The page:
Date of Award:

1987

Document Type:

Thesis

Degree Name:

Master of Arts (MA)

Department:

Journalism and Communication

Department name when degree awarded

Communication

Advisor/Chair:

Dr. J. Jay Black

Abstract

The effort here, compiled over a nearly three-year period, is simply to encourage reporters of the mass media, those recorders of instant history on a daily basis, to take the time to put down in print somewhere the memories of old-timers everywhere. While centered in Corinne, Utah, the last rabble-rousing boomtown along the first transcontinental railroad to span the United States, this work is a collection of feature articles, laced with anecdotes and perhaps tall tales, of the type old-timers are eager to tell. It is a renegade mixture of oral and written histories and probably breaks most of the rules of structures research, but it attempts to add a little color, a little life, between the cold letters chiseled into cemetery headstones. If these stories are not put down for generations yet to come to read, to ponder and possibly to enjoy, they will be buried -- quite literally -- forever. Whether these stories are true or have been "blossomed" by retelling over the years is not the question here. Such stories add a perspective, and may haps a better understanding, to the dusty and often dry dates recited by children in elementary school. In this regard, these children will grow up, wed and work, and they will have their stories to tell, hopefully before they, too, die.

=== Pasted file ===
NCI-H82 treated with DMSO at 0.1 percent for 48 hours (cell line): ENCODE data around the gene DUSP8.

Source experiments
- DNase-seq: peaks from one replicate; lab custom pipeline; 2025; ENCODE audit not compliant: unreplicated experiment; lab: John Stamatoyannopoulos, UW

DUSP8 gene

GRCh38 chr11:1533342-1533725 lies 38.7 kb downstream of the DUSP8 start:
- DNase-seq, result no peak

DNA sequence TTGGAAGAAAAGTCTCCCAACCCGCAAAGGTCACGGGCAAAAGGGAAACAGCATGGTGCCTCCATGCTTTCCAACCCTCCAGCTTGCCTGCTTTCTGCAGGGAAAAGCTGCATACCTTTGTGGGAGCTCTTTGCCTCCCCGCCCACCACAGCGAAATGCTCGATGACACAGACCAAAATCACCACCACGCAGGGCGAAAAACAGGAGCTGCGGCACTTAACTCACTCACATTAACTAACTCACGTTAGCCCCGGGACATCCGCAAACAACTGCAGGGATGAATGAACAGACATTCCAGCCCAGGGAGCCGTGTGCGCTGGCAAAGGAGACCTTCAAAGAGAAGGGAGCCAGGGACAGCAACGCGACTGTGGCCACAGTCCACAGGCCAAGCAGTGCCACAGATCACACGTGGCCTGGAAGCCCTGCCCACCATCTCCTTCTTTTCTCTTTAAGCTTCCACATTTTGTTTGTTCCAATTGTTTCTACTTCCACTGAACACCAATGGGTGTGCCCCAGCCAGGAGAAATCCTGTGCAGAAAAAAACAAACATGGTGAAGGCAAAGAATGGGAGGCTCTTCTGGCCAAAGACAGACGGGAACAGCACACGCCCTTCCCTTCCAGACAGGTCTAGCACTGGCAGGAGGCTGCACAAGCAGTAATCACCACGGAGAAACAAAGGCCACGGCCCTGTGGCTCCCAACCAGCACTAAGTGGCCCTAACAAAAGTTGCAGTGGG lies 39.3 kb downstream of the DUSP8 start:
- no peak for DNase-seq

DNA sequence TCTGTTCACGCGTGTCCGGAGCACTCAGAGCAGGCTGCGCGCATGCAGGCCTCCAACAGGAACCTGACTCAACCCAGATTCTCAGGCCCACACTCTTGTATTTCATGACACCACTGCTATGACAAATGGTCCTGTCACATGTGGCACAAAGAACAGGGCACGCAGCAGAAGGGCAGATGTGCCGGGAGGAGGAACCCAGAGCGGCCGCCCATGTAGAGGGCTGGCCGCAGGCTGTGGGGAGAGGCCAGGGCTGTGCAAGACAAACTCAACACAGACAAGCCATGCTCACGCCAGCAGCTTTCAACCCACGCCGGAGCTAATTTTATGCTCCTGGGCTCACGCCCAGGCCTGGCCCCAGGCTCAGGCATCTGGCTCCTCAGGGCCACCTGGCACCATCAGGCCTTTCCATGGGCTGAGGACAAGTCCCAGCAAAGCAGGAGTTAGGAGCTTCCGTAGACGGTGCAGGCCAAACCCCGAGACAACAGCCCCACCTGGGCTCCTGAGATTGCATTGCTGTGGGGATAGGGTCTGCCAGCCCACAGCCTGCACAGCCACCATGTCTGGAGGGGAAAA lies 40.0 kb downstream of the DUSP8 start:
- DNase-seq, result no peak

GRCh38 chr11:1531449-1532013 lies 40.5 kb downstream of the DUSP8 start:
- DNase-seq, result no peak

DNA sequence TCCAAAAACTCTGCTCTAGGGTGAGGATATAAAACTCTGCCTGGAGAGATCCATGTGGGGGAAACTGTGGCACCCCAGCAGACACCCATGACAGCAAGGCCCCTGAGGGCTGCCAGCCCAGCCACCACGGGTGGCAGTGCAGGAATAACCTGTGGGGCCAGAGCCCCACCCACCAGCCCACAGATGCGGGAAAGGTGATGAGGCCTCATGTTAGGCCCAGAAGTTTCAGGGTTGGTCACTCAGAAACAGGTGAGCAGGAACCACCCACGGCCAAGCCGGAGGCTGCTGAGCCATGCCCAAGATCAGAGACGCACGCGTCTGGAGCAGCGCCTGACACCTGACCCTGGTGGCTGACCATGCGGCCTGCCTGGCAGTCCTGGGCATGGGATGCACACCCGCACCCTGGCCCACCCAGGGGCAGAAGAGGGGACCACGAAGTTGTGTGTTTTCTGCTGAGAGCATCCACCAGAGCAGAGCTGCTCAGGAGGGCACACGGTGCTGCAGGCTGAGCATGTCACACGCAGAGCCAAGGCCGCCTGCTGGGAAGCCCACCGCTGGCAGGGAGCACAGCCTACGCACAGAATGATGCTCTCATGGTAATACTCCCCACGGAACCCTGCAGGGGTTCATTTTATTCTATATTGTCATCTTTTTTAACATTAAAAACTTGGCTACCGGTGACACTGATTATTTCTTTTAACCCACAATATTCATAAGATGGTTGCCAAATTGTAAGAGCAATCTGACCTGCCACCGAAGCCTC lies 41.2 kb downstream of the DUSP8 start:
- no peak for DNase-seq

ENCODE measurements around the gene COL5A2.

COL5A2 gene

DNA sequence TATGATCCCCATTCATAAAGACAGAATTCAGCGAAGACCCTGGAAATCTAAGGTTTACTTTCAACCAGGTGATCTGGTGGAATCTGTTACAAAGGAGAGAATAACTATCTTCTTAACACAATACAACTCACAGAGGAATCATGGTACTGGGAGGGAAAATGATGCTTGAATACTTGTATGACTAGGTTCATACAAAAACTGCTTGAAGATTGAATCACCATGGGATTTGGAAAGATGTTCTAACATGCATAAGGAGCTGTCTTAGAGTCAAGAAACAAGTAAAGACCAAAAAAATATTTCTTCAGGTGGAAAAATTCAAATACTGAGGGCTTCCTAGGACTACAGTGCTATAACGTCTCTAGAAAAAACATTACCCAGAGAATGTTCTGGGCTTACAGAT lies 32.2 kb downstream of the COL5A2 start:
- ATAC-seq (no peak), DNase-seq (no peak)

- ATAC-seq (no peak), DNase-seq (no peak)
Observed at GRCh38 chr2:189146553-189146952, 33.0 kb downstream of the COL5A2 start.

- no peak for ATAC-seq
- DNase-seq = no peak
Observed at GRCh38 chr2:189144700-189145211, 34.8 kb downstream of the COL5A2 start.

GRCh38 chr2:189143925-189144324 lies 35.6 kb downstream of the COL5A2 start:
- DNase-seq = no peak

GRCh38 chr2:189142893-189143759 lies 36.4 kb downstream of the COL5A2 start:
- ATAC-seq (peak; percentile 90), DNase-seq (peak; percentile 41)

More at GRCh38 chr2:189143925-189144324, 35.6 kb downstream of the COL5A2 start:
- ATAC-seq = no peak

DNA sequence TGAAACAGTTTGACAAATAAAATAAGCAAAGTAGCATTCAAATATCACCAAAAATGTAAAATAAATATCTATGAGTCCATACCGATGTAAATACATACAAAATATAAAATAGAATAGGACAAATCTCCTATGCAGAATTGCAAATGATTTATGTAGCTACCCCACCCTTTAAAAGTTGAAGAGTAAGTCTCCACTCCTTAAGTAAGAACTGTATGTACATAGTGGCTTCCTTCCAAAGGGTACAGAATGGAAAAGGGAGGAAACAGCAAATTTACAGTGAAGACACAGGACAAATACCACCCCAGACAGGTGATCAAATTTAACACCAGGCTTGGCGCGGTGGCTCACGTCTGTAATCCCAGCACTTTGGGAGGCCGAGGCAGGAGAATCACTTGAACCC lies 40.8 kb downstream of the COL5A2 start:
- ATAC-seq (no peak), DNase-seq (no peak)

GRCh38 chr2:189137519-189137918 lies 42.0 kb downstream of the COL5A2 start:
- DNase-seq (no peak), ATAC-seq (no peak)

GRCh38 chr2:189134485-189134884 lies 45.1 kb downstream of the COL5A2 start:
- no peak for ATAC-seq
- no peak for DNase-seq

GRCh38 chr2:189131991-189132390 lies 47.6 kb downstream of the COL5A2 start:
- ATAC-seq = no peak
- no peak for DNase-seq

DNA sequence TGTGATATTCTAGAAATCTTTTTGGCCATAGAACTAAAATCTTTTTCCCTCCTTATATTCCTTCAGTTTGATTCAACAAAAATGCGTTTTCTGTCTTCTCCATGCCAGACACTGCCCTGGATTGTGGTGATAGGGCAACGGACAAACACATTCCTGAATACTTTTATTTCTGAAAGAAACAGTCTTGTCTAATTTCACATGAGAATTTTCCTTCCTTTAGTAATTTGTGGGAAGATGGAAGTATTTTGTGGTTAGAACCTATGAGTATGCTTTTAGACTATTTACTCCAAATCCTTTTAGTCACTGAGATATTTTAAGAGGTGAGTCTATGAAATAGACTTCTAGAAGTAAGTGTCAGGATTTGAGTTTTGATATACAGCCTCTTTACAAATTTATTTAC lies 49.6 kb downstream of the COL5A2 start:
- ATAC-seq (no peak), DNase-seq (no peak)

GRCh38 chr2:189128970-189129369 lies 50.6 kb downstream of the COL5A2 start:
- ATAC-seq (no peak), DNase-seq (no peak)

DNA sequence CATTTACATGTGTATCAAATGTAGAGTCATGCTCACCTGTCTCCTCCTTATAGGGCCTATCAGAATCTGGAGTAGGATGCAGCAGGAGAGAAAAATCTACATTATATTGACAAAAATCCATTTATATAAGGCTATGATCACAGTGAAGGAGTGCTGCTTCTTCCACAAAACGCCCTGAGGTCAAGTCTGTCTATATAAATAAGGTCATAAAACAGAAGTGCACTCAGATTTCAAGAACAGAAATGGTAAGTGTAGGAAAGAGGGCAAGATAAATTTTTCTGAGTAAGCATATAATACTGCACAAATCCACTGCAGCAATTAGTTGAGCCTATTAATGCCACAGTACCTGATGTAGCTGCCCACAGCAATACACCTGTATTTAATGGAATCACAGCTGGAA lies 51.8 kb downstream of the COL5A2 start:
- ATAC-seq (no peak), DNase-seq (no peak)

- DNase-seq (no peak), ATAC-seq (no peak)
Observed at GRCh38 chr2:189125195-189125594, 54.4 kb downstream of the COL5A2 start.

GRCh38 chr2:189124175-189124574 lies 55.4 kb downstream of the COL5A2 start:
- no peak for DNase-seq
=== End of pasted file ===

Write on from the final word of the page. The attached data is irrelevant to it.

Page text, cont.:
Comments

This work made publicly available electronically on December 17, 2012.

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